EDMONTON — For seven long minutes, as NASA’s latest Mars probe hurtled in radio silence through the red planet’s atmosphere to its surface, Chris Herd held his breath.
The University of Alberta planetary geologist, one of a select team of scientists working on the Perseverance project, says he felt every tick.
“It’s hard to describe,” he said Thursday.
“There were so many steps in those seven minutes of terror. Step after step, it was, ‘OK, it’s gone well. It’s gone well.’ And then the applause.
“We went from zipping through space to being gently on the ground and everything worked flawlessly.
Ground controllers at NASA’s Jet Propulsion Laboratory in Pasadena, Calif., jumped to their feet, thrust their arms in the air and cheered in triumph and relief on receiving confirmation that the six-wheeled Perseverance had touched down.
The car-sized, plutonium-powered vehicle landed at Jezero Crater, a small and tricky target with a strip of ancient river delta full of pits, cliffs and fields of rock.
The landing marks the third visit to Mars in just over a week. Two spacecraft from the United Arab Emirates and China swung into orbit around Mars on successive days last week. All three missions lifted off in July to take advantage of the close alignment of Earth and Mars. They journeyed some 300 million miles in nearly seven months.
Perseverance, the biggest, most advanced rover ever sent out by NASA, became the ninth spacecraft since the 1970s to successfully land on Mars.
Over the next two years, the probe — nicknamed Percy — will use its two-metre arm to drill down and collect rock samples that might contain signs of bygone microscopic life. Three to four dozen chalk-sized samples will be sealed in tubes and set aside to be retrieved by a fetch rover and brought homeward by another rocket ship.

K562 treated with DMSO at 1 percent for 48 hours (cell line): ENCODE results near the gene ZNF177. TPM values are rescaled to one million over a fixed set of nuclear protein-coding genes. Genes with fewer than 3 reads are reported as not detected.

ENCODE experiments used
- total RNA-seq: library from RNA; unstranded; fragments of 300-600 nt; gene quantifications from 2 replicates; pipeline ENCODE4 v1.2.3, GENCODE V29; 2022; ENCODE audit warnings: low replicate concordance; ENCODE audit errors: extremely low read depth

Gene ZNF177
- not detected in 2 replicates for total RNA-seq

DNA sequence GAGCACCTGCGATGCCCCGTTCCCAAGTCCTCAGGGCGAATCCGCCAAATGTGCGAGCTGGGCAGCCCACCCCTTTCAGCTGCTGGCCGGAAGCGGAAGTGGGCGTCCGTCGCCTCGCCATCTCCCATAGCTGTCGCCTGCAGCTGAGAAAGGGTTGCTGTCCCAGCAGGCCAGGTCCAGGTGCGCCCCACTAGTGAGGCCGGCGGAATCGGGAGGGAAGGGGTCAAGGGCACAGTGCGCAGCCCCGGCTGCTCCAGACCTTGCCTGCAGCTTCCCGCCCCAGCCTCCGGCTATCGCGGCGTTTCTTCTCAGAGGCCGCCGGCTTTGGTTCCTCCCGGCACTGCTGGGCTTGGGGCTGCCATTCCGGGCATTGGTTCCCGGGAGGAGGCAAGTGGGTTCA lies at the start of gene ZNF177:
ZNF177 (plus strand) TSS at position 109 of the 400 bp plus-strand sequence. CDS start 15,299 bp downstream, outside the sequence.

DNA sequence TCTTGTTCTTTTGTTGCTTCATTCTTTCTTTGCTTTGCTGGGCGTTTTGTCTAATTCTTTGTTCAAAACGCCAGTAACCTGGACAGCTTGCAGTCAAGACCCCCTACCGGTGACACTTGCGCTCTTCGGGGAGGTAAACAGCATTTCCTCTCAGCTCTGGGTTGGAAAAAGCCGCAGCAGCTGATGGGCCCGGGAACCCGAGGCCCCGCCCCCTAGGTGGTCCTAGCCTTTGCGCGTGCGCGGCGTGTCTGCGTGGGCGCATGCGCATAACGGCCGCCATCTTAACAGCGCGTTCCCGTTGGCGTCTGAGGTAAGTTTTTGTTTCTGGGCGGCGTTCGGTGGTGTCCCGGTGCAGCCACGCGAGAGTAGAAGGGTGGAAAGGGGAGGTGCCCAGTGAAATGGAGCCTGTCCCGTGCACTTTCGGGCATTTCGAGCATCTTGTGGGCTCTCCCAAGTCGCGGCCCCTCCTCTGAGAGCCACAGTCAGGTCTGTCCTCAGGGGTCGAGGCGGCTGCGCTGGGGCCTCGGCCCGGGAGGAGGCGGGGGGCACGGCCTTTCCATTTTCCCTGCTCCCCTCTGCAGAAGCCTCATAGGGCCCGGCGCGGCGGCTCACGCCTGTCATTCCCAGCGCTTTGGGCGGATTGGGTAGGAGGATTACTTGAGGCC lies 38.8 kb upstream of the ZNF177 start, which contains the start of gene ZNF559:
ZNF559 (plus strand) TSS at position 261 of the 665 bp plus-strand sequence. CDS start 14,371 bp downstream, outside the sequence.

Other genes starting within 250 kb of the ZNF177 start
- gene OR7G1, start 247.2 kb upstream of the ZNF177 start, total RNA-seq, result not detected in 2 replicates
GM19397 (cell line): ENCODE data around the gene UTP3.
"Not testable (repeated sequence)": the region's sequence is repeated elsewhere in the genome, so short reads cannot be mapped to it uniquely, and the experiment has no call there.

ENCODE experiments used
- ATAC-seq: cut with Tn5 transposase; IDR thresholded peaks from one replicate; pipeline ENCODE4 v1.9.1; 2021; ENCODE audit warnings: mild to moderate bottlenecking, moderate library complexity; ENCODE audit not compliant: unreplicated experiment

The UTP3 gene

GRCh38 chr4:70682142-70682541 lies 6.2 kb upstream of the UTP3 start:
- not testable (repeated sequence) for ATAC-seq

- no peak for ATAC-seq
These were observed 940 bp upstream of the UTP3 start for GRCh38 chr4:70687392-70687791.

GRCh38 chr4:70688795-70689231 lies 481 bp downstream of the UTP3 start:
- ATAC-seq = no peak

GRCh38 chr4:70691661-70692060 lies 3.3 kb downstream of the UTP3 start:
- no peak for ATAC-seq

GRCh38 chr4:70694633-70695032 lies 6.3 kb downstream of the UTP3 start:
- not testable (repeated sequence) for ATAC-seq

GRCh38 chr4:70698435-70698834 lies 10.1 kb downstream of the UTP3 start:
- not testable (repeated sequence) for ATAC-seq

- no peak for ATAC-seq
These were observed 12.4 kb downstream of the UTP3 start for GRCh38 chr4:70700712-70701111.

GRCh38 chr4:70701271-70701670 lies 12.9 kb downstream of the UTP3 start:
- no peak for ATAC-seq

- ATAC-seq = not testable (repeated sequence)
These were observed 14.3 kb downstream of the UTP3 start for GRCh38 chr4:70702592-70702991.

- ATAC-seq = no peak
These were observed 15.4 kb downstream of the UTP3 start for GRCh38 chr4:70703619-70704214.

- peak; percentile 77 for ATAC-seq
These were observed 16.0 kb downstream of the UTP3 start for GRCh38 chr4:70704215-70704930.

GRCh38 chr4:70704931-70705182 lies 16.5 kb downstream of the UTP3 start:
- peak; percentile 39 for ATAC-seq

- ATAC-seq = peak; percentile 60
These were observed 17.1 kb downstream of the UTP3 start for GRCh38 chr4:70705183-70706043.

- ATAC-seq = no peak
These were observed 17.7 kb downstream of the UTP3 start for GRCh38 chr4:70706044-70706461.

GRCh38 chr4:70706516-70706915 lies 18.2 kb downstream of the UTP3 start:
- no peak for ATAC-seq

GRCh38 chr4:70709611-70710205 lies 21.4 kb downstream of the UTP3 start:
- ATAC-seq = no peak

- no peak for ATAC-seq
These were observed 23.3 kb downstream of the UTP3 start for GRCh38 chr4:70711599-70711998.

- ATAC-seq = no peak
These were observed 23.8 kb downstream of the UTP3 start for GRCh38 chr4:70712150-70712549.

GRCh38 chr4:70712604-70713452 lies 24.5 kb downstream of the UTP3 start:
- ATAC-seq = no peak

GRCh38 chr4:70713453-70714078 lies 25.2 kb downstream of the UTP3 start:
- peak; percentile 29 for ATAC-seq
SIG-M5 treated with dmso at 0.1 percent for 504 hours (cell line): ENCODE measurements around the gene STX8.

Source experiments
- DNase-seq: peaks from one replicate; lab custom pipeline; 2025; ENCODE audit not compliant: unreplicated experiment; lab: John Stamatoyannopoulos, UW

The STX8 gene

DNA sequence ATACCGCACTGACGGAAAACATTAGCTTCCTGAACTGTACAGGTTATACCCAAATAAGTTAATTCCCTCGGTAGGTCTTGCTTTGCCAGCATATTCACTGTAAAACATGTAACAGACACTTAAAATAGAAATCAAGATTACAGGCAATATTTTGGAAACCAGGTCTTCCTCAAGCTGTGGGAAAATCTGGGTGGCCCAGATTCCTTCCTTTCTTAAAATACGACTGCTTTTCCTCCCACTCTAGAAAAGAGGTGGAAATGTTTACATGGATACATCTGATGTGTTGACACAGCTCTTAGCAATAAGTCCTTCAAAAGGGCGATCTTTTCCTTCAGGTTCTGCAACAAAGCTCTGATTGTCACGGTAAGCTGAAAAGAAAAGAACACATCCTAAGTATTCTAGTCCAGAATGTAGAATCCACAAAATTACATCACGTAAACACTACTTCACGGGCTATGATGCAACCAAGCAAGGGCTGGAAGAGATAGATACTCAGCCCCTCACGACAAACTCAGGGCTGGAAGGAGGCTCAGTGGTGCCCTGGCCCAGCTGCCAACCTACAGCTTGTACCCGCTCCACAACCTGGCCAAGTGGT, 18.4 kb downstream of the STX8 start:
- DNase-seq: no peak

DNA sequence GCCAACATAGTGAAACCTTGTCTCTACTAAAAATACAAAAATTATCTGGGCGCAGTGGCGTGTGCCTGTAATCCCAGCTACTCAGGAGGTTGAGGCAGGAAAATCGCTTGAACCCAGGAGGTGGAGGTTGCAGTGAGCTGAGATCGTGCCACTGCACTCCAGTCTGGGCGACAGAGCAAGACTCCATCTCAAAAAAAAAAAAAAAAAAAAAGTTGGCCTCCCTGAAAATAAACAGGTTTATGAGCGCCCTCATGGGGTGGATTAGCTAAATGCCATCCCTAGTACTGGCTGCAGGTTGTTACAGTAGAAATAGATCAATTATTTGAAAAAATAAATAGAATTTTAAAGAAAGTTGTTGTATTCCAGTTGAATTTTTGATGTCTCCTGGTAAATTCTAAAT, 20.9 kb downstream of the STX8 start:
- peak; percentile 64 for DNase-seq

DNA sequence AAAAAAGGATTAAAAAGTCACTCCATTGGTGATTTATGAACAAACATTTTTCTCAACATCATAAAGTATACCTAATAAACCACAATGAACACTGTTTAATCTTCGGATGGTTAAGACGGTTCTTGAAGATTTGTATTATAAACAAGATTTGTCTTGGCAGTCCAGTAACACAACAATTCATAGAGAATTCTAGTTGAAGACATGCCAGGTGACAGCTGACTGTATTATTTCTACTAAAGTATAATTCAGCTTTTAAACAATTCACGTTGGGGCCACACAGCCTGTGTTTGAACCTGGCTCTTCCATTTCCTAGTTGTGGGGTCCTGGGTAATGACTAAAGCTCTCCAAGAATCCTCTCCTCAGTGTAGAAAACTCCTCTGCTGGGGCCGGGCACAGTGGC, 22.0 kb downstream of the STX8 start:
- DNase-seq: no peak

The goal is to get them back to Earth as early as 2031.
Percy has 23 cameras to record everything about the landscape. It also has ground-penetrating radar and an on-board laser that can vaporize rocks and analyze their makeup. It will be able to detect organic matter in the rocks and reveal evidence of environments that could have been habitable.
Scientists believe that if life ever flourished on Mars, it would have happened three billion to four billion years ago when water still flowed on the planet.
Perseverance has already sent a grainy, black-and-white photo of the planet’s pockmarked surface, the rover’s shadow visible in the frame.
Herd’s job, together with his colleagues, will be to monitor the rover and tell it when to sample. That work won’t begin for weeks as other pieces of equipment, including a robotic helicopter, are tested and put through their paces.
He watched the landing on TV, linked in online with several of his colleagues.
“It was just awesome to see everybody cheer when we were down on the ground.”
Celebrations, though, were muted.
Herd said scientists were already planning to meet Thursday night to discuss their next moves. Perseverance landed so accurately, he said, that they know exactly where it is.
“We have a starting point now. We can start to say, ‘We’re in this particular area that was mapped out. What are our priorities? Where are we going next?’
“It’s going to be an incredible period of exploration on Mars.”